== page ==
TAKEAWAYS:
Participants will learn how to use the Science Flowchart interactive journaling tool to illuminate the dynamic nature and process of science, and how to apply the tool to any phenomenon or lesson in their classroom.

SPEAKERS:
Lindsey Roy (Science and Digital Learning Coordinator: Lincoln, NE), Betsy Barent (Lincoln Public Schools: No City, No State)

VSEPR in the 21st Century: Using Coding, SIMS, and Rovers

Thursday, October 26 • 3:40 PM - 4:40 PM

Kansas City Marriott Downtown - Big Joe Turner B



(Only registered attendees may view session materials. Please login with your NSTA account to view.)
VSEPR NSTA KC.pptx

STRAND: Tech Tools

Show Details

Using the standard model kits for inspiration, attendees will see how using simulations for 3-D modeling of molecular geometry can help students "see" the unseen. Taking this knowledge, attendees will code a rover to draw the molecular shapes using simple and easy coding commands. NO EXPERIENCE REQUIRED! Student's will be exposed to not only molecular geometry, but will also tie in mathematical geometry with the use of interior and exterior angles for their shapes.

TAKEAWAYS:
Give students new ways to visualize molecular geometry while integrating coding into the science classroom and maybe learning a little geometry!

SPEAKERS:
Stacy Thibodeaux (Southside High School: Youngsville, LA), Chris Coker (Camden Fairview High School: Camden, AR)

Exploring Marine Hydrokinetics

Friday, October 27 • 1:20 PM - 2:20 PM

Kansas City Marriott Downtown - Julie Lee


STRAND: STEM Haven

Show Details

NEED’s Exploring Marine Hydrokinetics (MHK) is an exploratory unit for secondary students that includes teacher and student guides containing comprehensive background information on energy, the properties of fluids and waves, electricity, hydrokinetic technologies, and careers in the emerging industry of MHK. Participants will have the opportunity to apply the science of the oceans and electricity generation as they learn about the many types of MHK technology, explore case studies, consider siting a project, and build their own sample wave generator model. The curriculum is available for free and includes hands-on, inquiry-based explorations, group presentations, and cooperative learning activities.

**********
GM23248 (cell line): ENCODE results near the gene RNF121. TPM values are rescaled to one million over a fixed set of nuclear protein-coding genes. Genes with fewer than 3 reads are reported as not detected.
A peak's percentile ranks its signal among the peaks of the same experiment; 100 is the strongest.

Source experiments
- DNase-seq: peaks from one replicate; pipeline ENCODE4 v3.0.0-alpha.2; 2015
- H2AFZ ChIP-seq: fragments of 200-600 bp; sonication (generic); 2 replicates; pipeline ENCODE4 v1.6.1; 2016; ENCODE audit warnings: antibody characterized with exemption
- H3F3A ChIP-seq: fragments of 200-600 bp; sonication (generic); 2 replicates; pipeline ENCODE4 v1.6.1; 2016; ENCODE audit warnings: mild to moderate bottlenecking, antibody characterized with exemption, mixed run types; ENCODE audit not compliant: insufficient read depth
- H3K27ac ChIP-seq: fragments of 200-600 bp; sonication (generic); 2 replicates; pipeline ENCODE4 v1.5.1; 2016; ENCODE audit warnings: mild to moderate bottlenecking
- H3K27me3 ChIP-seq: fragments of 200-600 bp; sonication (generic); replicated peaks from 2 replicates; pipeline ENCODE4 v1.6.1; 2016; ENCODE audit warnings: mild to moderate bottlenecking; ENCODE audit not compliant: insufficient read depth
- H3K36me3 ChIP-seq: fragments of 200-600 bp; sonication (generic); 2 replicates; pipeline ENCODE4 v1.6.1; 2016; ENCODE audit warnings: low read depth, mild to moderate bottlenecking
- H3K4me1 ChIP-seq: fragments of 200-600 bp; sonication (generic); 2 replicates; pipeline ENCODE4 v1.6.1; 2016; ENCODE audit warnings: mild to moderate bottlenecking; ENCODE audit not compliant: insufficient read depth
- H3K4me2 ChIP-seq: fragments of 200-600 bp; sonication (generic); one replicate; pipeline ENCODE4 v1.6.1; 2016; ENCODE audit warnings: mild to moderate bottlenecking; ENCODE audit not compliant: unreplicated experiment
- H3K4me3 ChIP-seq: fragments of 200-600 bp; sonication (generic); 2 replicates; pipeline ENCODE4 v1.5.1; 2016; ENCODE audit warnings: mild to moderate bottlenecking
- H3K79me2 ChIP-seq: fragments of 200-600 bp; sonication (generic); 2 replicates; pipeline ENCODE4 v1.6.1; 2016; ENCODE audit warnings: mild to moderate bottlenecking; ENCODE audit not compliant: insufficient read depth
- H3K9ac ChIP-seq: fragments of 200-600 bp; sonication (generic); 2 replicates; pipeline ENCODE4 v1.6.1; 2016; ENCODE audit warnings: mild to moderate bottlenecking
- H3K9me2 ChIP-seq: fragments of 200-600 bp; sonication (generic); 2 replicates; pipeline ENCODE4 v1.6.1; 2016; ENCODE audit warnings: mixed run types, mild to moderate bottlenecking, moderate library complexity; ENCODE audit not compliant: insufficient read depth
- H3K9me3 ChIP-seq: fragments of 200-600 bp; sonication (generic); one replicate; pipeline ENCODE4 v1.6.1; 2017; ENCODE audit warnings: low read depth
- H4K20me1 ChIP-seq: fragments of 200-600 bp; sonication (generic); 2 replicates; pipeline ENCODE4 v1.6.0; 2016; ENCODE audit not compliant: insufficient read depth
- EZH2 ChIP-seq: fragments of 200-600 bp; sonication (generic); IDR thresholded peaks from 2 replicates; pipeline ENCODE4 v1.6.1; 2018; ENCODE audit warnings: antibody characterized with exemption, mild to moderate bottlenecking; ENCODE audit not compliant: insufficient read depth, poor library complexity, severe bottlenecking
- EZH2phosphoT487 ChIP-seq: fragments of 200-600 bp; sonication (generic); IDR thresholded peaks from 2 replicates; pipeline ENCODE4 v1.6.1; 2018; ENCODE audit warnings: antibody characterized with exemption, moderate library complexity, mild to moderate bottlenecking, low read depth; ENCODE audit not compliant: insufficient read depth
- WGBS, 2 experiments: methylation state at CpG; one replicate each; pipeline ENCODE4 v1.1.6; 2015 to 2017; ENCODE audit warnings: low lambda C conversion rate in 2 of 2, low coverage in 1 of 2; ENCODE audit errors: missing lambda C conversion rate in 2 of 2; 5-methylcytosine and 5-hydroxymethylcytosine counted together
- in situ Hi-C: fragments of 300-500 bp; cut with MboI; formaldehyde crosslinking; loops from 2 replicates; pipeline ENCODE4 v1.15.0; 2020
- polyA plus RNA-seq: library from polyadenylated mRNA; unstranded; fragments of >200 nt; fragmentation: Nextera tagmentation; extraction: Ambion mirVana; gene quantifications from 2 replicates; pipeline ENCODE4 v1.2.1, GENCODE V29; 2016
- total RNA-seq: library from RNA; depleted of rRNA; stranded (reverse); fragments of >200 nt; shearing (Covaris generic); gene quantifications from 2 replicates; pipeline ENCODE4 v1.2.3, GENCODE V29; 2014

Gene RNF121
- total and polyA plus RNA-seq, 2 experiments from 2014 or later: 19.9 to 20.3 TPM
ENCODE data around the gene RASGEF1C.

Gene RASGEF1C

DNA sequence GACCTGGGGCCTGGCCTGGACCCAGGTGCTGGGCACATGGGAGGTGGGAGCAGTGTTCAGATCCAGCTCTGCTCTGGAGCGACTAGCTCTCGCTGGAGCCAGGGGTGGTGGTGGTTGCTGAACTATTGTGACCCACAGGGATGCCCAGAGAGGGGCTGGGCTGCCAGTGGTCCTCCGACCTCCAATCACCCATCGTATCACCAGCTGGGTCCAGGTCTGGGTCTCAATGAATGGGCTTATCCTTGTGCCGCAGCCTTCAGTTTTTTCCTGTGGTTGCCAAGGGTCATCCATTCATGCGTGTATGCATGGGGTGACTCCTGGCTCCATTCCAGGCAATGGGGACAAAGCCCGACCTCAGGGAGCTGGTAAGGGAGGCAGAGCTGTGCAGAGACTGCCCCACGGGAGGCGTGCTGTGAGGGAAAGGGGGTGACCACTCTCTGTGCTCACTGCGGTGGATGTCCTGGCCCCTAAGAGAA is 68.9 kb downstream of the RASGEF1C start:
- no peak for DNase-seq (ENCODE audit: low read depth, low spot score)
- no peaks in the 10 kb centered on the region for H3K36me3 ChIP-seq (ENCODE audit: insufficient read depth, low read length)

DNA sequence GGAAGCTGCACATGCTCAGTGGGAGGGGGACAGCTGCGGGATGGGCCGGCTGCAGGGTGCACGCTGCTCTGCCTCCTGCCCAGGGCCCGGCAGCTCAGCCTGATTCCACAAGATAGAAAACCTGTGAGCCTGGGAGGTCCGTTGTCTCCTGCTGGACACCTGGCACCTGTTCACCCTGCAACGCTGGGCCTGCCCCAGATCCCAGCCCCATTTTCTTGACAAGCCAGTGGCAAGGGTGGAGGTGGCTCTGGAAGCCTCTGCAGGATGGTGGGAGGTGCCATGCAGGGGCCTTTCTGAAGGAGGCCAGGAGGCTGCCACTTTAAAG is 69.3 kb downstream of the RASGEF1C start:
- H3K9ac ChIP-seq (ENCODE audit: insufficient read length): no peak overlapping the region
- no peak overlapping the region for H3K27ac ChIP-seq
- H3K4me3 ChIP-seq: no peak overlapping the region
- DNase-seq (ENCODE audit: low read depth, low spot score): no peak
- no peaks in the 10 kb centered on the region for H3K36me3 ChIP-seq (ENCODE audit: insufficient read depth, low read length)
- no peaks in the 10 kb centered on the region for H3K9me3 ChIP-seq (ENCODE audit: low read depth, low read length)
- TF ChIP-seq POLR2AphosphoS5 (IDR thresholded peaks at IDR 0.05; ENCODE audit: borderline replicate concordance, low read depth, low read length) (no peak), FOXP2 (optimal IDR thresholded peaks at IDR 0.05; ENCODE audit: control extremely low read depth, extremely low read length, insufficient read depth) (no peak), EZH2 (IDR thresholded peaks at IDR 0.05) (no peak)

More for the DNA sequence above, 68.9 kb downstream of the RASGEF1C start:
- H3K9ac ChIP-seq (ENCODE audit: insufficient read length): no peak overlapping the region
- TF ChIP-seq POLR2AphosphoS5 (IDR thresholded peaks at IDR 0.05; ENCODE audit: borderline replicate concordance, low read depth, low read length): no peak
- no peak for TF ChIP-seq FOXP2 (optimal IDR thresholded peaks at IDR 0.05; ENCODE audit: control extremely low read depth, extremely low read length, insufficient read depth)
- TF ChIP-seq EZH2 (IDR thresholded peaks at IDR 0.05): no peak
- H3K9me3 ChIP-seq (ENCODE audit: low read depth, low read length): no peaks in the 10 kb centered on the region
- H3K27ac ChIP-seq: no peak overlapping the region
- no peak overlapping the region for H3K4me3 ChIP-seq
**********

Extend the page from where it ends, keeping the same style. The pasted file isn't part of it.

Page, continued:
TAKEAWAYS:
The energy of moving water can be harnessed and converted into electricity in many ways, including technologies for harnessing the energy in ocean tides, waves, and currents. Participants will learn activities for students that explore these concepts and best practices for implementing.

SPEAKERS:
Don Pruett, Jr. (Washington Science Teachers Association: Everett, WA)

Earth Science Lessons in the Science Practices Innovation Notebook (SPIN)

Friday, October 27 • 2:40 PM - 3:40 PM

Kansas City Marriott Downtown - Lester Young A



(Only registered attendees may view session materials. Please login with your NSTA account to view.)
NSTA_SPIN2023.pptx

STRAND: Tech Tools

Show Details

SPIN, a FREE web-based notebook created with funding by NSF, has three customizable lessons for data-focused investigations in Earth Science on Sunspots, Tides, and Hurricanes. Teachers can also input their own lessons into SPIN. One of the teachers who created the lessons in the notebook will be presenting. The first 30 minutes presenters will give teachers accounts in SPIN and show how students can use the notebook and the metacognitive support features such as the Communication Hub, I’m Stuck button, and SPAARC prompts. Experiences of teachers and students who have used SPIN will be discussed. In the final 30 minutes, teachers will customize a lesson in SPIN or input their own lessons with help from the presenters. By the end of the session, teachers will be able to use SPIN effectively with the ability to share the notebook with all of the teachers at their school. Use of SPIN is free and is found at https://spin.cehd.gmu.edu/login. Biology, chemistry, and physics also available.

TAKEAWAYS:
Teachers will learn how to use SPIN to download and edit a lesson from the Global Marketplace or create their own lesson in SPIN. Teachers who have used SPIN note that it has helped their students understand data practices explicitly.